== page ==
How did John Locke and Baron de Montesquie influence the Founding Fathers?
There were many influences on the establishment of a representative democracy in America, but two political philosophers played a significant role. The Seventeenth Century English philosopher John Locke probably had the greatest influence of anybody on the Declaration of Independence. His Second Treatise on Government included much of the language that Thomas Jefferson presented in the Declaration of Independence. Locke believed that the ruler's consent to govern was granted by the citizens. In exchange for that consent, the government had a responsibility to those citizens. Locke suggested that government's chief responsibility was to protect the natural rights of its citizens. These rights included life, liberty, and property. Locke postulates that if the government fails in that responsibility, the citizens have the responsibility to overthrow said government. These are the primary theories established in the Declaration of Independence.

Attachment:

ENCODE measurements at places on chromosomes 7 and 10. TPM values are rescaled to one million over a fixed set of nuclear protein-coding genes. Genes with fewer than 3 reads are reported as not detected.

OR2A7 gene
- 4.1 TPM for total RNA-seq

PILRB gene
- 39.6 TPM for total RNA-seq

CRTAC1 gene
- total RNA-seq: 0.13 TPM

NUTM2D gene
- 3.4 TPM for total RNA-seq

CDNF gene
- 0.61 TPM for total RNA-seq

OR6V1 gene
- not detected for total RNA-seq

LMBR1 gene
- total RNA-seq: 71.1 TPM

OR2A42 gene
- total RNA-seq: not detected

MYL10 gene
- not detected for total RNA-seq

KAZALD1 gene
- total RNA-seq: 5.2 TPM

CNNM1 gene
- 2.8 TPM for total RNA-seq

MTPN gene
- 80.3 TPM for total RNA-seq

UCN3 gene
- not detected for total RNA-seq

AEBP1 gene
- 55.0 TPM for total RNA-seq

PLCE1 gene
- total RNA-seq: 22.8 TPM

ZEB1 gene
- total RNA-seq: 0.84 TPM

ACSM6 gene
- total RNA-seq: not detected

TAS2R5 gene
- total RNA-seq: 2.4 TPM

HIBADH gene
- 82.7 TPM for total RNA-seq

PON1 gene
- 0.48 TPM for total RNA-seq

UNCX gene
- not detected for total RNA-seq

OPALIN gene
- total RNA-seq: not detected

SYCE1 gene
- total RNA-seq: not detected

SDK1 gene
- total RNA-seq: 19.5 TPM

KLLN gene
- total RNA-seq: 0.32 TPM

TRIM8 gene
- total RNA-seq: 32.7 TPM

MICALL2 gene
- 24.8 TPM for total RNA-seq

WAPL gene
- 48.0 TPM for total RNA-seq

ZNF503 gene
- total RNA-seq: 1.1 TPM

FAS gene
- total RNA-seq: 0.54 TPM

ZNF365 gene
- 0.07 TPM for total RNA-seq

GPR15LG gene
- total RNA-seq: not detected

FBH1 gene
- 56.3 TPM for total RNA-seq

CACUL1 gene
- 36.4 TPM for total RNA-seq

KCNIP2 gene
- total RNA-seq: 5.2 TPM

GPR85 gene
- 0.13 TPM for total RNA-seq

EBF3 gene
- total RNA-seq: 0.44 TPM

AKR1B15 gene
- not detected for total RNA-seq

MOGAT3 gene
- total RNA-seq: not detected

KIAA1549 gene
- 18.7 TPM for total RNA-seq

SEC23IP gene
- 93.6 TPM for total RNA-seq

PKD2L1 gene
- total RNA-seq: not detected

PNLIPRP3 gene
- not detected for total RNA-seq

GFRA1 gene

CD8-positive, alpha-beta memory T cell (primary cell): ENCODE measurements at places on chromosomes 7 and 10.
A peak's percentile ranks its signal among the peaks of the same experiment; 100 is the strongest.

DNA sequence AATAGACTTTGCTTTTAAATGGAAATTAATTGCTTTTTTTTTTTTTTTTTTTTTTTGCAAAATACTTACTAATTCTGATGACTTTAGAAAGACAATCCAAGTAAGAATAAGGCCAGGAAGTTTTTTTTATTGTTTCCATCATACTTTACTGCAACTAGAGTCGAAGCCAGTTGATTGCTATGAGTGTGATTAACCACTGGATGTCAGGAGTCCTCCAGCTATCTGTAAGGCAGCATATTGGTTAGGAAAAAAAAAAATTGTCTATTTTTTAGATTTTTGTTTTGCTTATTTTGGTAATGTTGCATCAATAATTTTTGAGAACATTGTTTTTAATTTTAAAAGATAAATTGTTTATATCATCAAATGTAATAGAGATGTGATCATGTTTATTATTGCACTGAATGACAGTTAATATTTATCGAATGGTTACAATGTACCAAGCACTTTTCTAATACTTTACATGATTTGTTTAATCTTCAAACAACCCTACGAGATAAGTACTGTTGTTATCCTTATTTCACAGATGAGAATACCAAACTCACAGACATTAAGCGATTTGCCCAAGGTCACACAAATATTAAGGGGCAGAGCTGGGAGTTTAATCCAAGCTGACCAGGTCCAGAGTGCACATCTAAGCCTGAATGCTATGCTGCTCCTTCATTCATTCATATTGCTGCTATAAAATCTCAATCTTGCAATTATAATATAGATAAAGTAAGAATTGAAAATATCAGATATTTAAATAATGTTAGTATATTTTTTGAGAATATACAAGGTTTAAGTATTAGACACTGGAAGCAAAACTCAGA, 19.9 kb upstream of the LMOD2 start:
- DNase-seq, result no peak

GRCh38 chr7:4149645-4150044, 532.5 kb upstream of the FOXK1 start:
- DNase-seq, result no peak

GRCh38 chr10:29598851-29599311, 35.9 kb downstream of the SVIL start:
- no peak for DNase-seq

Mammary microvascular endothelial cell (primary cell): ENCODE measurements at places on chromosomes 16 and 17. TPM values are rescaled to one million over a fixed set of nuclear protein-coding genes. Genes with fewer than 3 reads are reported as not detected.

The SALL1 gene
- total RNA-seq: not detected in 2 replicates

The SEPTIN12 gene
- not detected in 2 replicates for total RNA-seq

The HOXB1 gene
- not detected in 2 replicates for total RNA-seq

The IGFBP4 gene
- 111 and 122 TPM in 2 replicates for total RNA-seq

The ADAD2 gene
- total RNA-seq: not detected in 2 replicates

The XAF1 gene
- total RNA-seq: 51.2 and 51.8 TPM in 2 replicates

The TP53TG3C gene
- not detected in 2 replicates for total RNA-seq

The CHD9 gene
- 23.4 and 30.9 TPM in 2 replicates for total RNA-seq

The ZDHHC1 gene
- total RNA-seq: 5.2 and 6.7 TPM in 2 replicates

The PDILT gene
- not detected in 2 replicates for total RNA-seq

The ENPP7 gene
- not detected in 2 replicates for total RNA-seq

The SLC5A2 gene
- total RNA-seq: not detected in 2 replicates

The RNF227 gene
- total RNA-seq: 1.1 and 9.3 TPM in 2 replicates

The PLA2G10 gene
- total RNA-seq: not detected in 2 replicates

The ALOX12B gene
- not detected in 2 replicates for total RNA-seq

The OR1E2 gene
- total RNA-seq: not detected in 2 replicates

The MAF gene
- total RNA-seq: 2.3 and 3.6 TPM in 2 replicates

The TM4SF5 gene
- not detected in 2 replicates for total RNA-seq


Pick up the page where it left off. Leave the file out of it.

The Eighteenth Century French philosopher Baron de Montesquieu had a profound influence on the United States Constitution. In his Spirt of the Laws (1748), he establishes the principle of separation of powers. Montesquieu posits that by dividing the government into smaller parts, with each having different responsibilities, it becomes more difficult for small groups of people to become despotic. He proposes that it is necessary for the different factions to have specific checks on each other to balance government. The United States Constitution establishes a system of government divided into three branches. The Constitution allows various checks and balances in a way that is similar to the treatise of Baron de Montesquieu.
Summary-Influences of Locke and Montesquie:
- Popular Sovereignty
- Representative Government
- Natural rights
- Responsibility to overthrow despotic government
- Separation of Powers
- Checks and Balances.